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By intrinsically generating randomness such systems in a sense have a certain fundamental stability: for whatever is done to their initial conditions, they still give the same overall random behavior, with the same large-scale properties. … Special Initial Conditions We have seen that cellular automata such as rule 30 generate seemingly random behavior when they are started both from random initial conditions and from simple ones. … Small patches with the same structures as shown here can be seen embedded in typical random patterns produced by rule 30.
And indeed the picture on the next page shows one of many examples in which starting from random initial conditions there continues to be very complicated behavior forever. And indeed the behavior that is produced appears in many respects completely random. … Examples of cellular automata that evolve from random initial conditions to produce a definite set of simple structures.
Chaos Theory and Randomness from Initial Conditions…And then in the first case, the subsequent motion looks quite random. … But after a while they reach the edge of the material, and although in the first case they then show quite random behavior, in the second case they instead just show simple repetitive behavior. What differs between the two cases is the detailed digit sequences of the positions of the points: in the first case these digit sequences are quite random, while in the second case they have a simple repetitive form.
But in this section I want to ask the more general question of what arbitrary cellular automata do when started from random initial conditions. … But the next few pages [ 232 , 233 , 234 ] show various sequences of cellular automata, all starting from random initial conditions. … Examples of the four basic classes of behavior seen in the evolution of cellular automata from random initial conditions.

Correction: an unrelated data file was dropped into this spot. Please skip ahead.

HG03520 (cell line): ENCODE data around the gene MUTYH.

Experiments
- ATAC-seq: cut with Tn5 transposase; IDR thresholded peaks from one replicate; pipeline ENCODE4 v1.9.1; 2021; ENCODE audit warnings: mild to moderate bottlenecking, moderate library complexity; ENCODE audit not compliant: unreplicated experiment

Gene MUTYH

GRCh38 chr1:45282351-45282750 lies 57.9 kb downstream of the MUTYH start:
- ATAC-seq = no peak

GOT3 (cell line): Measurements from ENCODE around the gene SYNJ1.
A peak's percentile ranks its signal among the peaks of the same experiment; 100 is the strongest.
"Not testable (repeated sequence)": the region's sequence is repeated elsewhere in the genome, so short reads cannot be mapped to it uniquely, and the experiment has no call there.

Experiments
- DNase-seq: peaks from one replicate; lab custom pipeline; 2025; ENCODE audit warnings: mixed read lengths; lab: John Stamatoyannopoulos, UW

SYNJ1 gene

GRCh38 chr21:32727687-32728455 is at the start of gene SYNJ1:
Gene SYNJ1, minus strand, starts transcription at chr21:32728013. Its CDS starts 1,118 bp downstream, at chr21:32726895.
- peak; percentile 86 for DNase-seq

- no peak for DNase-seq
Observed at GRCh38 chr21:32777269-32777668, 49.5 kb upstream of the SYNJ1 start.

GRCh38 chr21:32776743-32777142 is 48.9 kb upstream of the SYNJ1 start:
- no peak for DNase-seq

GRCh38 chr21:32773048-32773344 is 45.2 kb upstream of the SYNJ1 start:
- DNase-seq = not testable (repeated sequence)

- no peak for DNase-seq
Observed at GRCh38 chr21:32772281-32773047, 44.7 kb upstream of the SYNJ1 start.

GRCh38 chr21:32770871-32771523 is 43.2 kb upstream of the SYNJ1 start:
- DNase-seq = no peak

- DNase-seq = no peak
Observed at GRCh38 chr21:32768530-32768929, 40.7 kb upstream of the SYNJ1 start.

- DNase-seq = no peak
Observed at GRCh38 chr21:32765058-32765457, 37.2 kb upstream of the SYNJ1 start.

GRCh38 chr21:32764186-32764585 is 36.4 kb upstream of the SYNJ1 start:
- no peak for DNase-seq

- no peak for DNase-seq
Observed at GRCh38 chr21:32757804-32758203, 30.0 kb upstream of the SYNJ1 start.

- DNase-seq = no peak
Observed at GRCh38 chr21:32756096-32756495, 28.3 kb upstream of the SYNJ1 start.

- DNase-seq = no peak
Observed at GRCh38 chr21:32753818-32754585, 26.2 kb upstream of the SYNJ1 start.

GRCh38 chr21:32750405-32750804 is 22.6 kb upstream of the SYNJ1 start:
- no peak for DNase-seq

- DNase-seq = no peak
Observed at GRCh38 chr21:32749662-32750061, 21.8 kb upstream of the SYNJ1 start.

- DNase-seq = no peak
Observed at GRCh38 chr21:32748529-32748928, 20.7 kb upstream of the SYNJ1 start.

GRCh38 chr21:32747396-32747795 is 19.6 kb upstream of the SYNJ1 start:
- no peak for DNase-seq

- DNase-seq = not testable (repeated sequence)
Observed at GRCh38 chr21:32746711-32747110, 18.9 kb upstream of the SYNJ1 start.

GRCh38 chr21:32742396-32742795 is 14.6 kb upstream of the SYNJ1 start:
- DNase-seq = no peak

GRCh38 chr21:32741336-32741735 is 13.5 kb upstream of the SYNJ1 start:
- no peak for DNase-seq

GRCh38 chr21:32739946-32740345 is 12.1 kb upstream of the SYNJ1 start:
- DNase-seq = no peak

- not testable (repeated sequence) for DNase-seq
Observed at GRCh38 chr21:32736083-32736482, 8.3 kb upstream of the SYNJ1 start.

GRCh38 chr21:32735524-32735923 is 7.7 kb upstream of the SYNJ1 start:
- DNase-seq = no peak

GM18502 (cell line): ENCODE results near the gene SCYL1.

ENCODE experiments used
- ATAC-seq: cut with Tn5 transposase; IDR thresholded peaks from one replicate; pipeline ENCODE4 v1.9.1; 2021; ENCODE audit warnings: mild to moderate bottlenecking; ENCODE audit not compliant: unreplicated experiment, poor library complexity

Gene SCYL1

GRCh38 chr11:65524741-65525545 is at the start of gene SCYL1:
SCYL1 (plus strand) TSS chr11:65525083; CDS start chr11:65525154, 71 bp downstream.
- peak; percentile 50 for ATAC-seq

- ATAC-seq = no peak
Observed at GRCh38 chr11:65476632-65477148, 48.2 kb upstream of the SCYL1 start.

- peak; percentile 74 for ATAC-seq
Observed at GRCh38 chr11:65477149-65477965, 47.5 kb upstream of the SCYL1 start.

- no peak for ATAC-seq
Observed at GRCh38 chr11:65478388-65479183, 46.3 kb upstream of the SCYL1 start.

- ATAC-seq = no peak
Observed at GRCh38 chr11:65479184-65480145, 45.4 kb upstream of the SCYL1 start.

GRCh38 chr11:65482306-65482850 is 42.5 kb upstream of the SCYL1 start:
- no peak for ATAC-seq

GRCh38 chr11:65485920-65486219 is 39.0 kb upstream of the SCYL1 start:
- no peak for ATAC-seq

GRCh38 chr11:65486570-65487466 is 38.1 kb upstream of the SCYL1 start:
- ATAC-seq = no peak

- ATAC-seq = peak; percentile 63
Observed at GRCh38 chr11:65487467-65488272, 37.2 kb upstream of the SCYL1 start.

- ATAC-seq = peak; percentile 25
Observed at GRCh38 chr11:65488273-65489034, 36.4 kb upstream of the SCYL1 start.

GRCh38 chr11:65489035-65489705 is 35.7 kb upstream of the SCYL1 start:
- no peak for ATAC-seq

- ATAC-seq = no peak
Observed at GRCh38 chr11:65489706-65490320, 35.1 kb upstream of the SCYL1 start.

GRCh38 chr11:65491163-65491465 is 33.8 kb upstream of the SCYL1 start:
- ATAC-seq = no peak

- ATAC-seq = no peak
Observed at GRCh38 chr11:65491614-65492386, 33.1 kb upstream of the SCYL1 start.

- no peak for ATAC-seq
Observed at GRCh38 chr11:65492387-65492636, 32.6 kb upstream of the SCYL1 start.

Chaos Theory and Randomness from Initial Conditions…And once again, at least for a while, any randomness in the motion of the ball can be attributed to randomness in this initial digit sequence. But after at most ten or so collisions, many other effects, mostly associated with continual interaction with the environment, will always in practice become important, so that any subsequent randomness cannot solely be attributed to initial conditions. And indeed in any system, the amount of time over which the details of initial conditions can ever be considered the dominant source of randomness will inevitably be limited by the level of separation that exists between the large-scale features that one observes and small-scale features that one cannot readily control.
And the picture below shows that rule 184—unlike any of the additive rules—still produces recognizably nested patterns even when the initial conditions that are used are random. … And in general it is possible to find quite a few cellular automata that yield nested patterns like rule 184 even from random initial conditions. … Rule 184 evolving from a random initial condition.
[No text on this page] A cellular automaton that never settles down to a stable state, but instead continues to show behavior that seems in many respects random.
[No text on this page] A typical example of the behavior of the rule 110 cellular automaton with random initial conditions.
Note (a) for Randomness from the Environment…Quantum randomness It is usually assumed that even if all else fails a quantum process such as radioactive decay will yield perfect randomness. … Acceptable randomness has however been obtained at rates of tens of bits per second. Recent attempts have also been made to produce quantum randomness at megahertz rates by detecting paths of single photons.
Each picture shows 1500 steps of evolution from random initial conditions.
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